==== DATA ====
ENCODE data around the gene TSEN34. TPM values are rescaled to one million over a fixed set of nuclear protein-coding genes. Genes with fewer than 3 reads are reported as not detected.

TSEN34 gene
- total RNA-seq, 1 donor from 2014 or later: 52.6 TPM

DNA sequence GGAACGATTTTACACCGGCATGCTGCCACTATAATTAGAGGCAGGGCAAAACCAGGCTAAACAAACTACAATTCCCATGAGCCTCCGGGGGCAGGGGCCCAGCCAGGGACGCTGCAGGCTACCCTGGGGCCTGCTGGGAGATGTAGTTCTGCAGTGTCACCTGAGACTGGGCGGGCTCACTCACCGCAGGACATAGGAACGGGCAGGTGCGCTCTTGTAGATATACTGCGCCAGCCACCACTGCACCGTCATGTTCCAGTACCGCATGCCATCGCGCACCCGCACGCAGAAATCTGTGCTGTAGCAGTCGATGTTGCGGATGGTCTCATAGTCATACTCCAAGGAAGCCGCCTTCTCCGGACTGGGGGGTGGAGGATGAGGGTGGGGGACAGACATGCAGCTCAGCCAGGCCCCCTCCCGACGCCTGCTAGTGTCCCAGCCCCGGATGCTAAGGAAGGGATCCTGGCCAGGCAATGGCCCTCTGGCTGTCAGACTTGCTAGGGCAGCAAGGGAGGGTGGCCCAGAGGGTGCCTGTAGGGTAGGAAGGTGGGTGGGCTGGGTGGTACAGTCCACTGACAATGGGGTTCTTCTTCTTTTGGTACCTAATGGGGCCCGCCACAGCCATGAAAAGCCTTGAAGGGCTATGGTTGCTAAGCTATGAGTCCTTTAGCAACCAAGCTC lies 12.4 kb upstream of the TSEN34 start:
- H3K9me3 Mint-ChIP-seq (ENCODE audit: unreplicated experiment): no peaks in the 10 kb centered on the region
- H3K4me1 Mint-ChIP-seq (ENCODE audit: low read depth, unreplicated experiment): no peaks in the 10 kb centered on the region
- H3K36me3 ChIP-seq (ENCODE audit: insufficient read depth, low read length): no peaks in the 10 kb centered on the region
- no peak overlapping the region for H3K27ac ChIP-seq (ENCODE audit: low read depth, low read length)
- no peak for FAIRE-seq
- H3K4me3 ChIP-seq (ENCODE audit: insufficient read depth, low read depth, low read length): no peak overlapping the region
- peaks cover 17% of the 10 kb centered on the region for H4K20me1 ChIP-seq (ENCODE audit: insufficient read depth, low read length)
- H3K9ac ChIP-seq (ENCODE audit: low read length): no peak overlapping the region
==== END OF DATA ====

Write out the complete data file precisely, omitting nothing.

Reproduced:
ENCODE data around the gene TSEN34. TPM values are rescaled to one million over a fixed set of nuclear protein-coding genes. Genes with fewer than 3 reads are reported as not detected.

TSEN34 gene
- total RNA-seq, 1 donor from 2014 or later: 52.6 TPM

DNA sequence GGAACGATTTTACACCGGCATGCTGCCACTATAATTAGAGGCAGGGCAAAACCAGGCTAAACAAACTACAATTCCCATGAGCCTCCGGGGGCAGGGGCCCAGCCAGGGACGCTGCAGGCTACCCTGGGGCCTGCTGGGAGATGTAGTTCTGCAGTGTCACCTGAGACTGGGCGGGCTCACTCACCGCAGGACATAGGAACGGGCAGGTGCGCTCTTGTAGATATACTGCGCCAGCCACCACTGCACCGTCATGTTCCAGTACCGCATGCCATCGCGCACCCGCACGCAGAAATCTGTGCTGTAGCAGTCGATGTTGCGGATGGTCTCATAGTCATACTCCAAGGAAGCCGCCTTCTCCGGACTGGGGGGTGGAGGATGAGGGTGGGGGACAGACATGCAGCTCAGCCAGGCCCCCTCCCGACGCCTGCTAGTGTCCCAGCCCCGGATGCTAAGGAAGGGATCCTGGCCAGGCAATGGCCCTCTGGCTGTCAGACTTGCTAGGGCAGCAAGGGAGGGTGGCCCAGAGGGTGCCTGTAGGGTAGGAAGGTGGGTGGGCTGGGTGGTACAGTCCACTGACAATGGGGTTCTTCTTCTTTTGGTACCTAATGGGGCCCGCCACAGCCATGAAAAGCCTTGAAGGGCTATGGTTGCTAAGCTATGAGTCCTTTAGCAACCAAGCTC lies 12.4 kb upstream of the TSEN34 start:
- H3K9me3 Mint-ChIP-seq (ENCODE audit: unreplicated experiment): no peaks in the 10 kb centered on the region
- H3K4me1 Mint-ChIP-seq (ENCODE audit: low read depth, unreplicated experiment): no peaks in the 10 kb centered on the region
- H3K36me3 ChIP-seq (ENCODE audit: insufficient read depth, low read length): no peaks in the 10 kb centered on the region
- no peak overlapping the region for H3K27ac ChIP-seq (ENCODE audit: low read depth, low read length)
- no peak for FAIRE-seq
- H3K4me3 ChIP-seq (ENCODE audit: insufficient read depth, low read depth, low read length): no peak overlapping the region
- peaks cover 17% of the 10 kb centered on the region for H4K20me1 ChIP-seq (ENCODE audit: insufficient read depth, low read length)
- H3K9ac ChIP-seq (ENCODE audit: low read length): no peak overlapping the region